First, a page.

water, cleaned and brought to the Isaac Ludwig Mill.

“Needless to say, it was in bad shape. All restoration work was
done by park employees and many volunteers, some of who were
machinists and toolmakers,” Laird remembers. “Missing, broken or
rusted parts had to be made. We were lucky such talented people
volunteered to help. Many of the parts were made here in the mill
machine shop.”

This brings us to the mill machine shop and the second steam
engine, an 1880-1890 5 HP Star oil drilling engine used to run the
line shaft. “This engine has an unusual feature, a Stevenson-style
reversing gear. This allows forward, stop and reverse without
changing valves,” Laird says.

“The engine had been sitting out in an old oil field hidden in
an old building near Signet, Ohio, for decades. Signet was part of
the old oil boom district through the Black Swamp near Tiffin and
Bowling Green, Ohio. The Star had a bent crankshaft, which was
straightened by the volunteers. Other repairs were also completed
to make this engine a reliable source of power for the machine
shop. All the machinery in this area falls within the late 1800s
early 1900s time period; that would include equipment for working
with wood or metal,” Laird says.

Equipment in the machine shop includes an 1885 Van Norman
milling machine, a 1906 Monarch metal lathe, a Barns 25-inch drill
press and a large band saw, both from the late 1800s. The machines
are driven from a line shaft powered by the 1880 Star engine and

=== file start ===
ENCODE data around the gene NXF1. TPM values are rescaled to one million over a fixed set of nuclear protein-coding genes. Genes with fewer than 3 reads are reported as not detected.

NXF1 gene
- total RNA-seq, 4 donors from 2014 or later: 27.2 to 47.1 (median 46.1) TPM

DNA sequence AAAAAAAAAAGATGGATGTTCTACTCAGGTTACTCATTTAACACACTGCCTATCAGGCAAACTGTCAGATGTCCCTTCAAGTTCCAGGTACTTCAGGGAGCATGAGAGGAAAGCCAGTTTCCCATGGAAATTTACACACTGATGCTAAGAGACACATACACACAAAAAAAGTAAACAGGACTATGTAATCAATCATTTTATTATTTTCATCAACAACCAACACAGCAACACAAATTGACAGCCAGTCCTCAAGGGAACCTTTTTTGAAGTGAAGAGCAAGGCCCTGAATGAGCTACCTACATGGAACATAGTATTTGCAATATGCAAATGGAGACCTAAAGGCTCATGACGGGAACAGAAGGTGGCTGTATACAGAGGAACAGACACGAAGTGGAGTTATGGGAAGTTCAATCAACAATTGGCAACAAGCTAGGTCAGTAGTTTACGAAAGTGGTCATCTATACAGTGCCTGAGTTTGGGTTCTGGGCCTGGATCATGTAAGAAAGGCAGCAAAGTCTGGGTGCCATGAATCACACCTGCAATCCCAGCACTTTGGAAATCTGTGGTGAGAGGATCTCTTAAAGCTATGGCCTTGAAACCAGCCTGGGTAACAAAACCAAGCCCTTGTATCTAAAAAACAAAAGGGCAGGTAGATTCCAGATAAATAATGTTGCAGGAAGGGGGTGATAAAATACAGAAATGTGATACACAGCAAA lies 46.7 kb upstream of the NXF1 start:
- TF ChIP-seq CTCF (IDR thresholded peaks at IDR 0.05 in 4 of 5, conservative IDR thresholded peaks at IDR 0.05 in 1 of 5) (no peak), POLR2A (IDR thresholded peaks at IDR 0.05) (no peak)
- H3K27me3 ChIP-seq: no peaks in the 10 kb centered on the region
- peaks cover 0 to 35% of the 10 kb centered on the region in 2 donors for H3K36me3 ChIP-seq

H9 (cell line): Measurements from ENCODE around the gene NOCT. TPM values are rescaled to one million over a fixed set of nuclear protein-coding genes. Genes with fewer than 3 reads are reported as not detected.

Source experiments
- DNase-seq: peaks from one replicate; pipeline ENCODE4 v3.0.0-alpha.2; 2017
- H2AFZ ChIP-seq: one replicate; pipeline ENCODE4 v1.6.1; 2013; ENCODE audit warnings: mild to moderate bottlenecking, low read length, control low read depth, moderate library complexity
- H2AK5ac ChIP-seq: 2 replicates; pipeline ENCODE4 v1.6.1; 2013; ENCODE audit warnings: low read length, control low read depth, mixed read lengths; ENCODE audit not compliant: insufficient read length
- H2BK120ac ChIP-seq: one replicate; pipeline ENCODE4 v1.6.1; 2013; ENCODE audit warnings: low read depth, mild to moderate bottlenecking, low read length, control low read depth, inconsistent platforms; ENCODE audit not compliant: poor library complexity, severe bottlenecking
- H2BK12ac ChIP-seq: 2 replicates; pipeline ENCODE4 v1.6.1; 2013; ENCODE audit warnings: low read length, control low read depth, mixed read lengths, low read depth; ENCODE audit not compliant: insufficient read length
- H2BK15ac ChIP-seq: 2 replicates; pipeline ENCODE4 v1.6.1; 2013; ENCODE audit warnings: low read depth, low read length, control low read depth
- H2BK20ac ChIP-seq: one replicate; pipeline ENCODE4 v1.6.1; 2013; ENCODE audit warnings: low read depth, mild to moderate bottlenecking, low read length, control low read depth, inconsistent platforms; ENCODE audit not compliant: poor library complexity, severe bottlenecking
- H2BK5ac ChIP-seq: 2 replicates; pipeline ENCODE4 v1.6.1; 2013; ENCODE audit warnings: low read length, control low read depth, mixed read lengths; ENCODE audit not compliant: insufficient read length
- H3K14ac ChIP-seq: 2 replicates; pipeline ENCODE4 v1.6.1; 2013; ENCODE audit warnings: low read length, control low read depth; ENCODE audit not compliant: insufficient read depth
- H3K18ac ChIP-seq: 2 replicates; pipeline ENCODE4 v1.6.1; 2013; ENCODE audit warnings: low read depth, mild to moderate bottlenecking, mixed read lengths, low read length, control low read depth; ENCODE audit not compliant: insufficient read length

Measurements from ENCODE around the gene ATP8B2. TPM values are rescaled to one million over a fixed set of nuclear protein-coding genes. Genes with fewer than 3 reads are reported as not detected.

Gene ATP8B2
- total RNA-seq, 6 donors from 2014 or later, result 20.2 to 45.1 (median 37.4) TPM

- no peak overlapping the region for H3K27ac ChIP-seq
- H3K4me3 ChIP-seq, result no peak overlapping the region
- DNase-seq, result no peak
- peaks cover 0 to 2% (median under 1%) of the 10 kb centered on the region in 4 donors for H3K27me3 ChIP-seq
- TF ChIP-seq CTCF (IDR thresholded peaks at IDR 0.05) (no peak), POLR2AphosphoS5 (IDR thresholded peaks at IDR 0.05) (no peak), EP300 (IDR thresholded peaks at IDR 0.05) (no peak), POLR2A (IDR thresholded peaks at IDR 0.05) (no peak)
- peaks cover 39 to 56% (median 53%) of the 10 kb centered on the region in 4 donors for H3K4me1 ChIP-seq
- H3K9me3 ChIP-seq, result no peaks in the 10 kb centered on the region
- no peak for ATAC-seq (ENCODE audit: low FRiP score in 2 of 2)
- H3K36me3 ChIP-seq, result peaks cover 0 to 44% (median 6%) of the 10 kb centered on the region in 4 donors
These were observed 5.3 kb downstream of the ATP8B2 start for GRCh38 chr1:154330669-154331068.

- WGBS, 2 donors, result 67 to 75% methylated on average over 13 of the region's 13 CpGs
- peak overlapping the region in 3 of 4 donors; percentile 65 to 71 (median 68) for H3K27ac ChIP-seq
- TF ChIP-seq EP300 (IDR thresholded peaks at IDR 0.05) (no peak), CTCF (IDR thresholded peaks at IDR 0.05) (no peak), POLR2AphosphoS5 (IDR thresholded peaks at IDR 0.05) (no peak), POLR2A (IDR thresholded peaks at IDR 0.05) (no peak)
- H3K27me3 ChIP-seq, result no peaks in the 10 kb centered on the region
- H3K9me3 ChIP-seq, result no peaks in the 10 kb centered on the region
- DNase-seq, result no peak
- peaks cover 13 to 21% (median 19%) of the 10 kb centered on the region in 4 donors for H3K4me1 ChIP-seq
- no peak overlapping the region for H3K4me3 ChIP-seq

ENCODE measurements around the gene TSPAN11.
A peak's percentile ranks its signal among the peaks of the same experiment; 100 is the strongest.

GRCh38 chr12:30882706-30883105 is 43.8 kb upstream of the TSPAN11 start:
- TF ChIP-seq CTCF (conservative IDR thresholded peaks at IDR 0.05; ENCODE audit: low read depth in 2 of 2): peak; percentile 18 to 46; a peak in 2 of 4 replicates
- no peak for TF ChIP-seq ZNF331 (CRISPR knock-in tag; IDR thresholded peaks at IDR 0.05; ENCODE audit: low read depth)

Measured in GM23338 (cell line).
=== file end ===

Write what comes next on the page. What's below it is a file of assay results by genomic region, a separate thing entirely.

are used on a regular basis by park personnel to make new parts and
do repair work on the historic equipment throughout the mill.

The old boiler, which originally came from a junkyard, could no
longer meet safety requirements and was being replaced this winter
with a new one that can run the 150 pounds of pressure necessary
for the engines to develop full power.

A large generator installed in the mill provided local electric
power from 1902 through 1917; power for the generator came from a
special water turbine producing 230 HP and more than 1,000-foot
pounds of torque.

“This amount of power would strip the line shaft in seconds if
something went wrong,” Laird says. “This large turbine was
installed just to run the generator.”

The original mill of 1868 had a small vertical saw to supply the
lumber needs of the local residents. During the Metropark
restoration process, a large 56-inch circular blade sawmill was
installed. This saw, which turns at 500 RPM, is anchored to the
bedrock beneath the mill, which provides great stability and
minimizes any movement or vibration when cutting the huge logs. The
sawmill is kept busy supplying the lumber for the park’s
construction projects.

According to Henderson, the 160 HP water turbine “has so much
power that the saw does not even slow down, no matter what the size
of the timber being cut.” By changing the belts on the line shafts,
the 60 HP Erie steam engine can be used to power the sawmill.

Providence Metropark, Grand Rapids, Ohio, is open May
through October. The park is located on Highway 24 west of Toledo,
at the intersection of Road 578. Isaac Ludwig Mill hours are
Wednesday through Sunday, 10 a.m. to 5 p.m. Contact Laird
Henderson, mill curator, at: (419) 407-9741 (office); (419)
832-8934 (mill); or visit their website at:

Contact steam enthusiast Donald J. Voelker at Voelker
Enterprises Inc., 5511
Kimberley Road, Ft. Wayne, IN 46809-2140; (260) 747-9504; e-mail: •